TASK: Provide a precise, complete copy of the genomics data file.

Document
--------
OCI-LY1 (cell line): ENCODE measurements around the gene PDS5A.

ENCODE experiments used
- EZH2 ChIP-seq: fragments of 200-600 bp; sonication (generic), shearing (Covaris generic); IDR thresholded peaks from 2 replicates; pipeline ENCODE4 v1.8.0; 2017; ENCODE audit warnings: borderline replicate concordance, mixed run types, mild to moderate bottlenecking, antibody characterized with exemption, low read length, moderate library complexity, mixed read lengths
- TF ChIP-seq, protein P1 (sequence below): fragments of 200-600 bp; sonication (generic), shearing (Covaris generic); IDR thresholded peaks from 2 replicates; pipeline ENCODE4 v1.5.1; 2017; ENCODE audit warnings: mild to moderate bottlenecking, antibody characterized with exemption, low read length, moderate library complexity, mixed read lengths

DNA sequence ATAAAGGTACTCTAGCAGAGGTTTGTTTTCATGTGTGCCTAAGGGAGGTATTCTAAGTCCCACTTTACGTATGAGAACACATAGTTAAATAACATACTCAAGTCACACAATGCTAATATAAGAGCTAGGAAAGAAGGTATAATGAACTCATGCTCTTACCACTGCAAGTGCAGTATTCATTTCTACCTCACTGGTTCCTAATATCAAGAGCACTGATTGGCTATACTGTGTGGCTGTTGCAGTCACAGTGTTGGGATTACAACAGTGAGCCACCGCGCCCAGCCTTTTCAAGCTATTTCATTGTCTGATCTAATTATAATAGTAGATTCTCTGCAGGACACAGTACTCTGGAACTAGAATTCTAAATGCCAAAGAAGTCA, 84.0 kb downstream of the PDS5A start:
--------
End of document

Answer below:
OCI-LY1 (cell line): ENCODE measurements around the gene PDS5A.

ENCODE experiments used
- EZH2 ChIP-seq: fragments of 200-600 bp; sonication (generic), shearing (Covaris generic); IDR thresholded peaks from 2 replicates; pipeline ENCODE4 v1.8.0; 2017; ENCODE audit warnings: borderline replicate concordance, mixed run types, mild to moderate bottlenecking, antibody characterized with exemption, low read length, moderate library complexity, mixed read lengths
- TF ChIP-seq, protein P1 (sequence below): fragments of 200-600 bp; sonication (generic), shearing (Covaris generic); IDR thresholded peaks from 2 replicates; pipeline ENCODE4 v1.5.1; 2017; ENCODE audit warnings: mild to moderate bottlenecking, antibody characterized with exemption, low read length, moderate library complexity, mixed read lengths

DNA sequence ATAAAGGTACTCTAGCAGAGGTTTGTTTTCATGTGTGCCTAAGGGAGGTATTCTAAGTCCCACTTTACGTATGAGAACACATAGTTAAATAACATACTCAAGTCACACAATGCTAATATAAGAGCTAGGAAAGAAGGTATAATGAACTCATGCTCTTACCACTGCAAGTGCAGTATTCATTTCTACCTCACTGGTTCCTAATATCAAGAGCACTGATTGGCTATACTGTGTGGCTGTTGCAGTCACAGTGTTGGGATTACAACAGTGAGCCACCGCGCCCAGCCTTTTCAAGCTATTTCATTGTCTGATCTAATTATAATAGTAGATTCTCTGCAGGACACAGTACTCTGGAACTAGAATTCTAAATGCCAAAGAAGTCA, 84.0 kb downstream of the PDS5A start: